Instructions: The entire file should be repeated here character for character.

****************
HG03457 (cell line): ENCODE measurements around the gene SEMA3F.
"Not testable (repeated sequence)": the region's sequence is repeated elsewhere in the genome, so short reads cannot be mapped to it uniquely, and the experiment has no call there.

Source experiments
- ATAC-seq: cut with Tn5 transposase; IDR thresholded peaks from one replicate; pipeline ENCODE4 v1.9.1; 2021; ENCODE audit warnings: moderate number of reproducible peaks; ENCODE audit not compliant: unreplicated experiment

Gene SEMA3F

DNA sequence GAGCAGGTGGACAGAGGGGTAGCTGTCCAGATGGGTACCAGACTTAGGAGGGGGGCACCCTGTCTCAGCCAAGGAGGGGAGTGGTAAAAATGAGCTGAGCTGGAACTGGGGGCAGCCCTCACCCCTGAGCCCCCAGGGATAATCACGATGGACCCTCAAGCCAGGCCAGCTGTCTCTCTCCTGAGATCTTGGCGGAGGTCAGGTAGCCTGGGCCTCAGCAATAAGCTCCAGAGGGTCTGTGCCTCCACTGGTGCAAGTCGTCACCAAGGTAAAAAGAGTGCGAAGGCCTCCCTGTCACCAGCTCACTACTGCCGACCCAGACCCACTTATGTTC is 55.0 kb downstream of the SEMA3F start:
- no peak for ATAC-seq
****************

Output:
HG03457 (cell line): ENCODE measurements around the gene SEMA3F.
"Not testable (repeated sequence)": the region's sequence is repeated elsewhere in the genome, so short reads cannot be mapped to it uniquely, and the experiment has no call there.

Source experiments
- ATAC-seq: cut with Tn5 transposase; IDR thresholded peaks from one replicate; pipeline ENCODE4 v1.9.1; 2021; ENCODE audit warnings: moderate number of reproducible peaks; ENCODE audit not compliant: unreplicated experiment

Gene SEMA3F

DNA sequence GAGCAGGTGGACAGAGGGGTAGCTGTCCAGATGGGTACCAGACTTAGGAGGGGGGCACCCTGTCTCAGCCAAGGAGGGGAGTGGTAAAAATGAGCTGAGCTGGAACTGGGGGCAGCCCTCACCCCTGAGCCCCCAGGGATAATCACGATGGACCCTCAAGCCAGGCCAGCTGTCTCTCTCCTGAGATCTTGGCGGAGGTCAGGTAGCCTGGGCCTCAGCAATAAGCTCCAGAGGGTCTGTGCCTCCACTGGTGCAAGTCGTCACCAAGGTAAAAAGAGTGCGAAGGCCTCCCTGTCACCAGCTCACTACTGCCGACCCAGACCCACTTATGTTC is 55.0 kb downstream of the SEMA3F start:
- no peak for ATAC-seq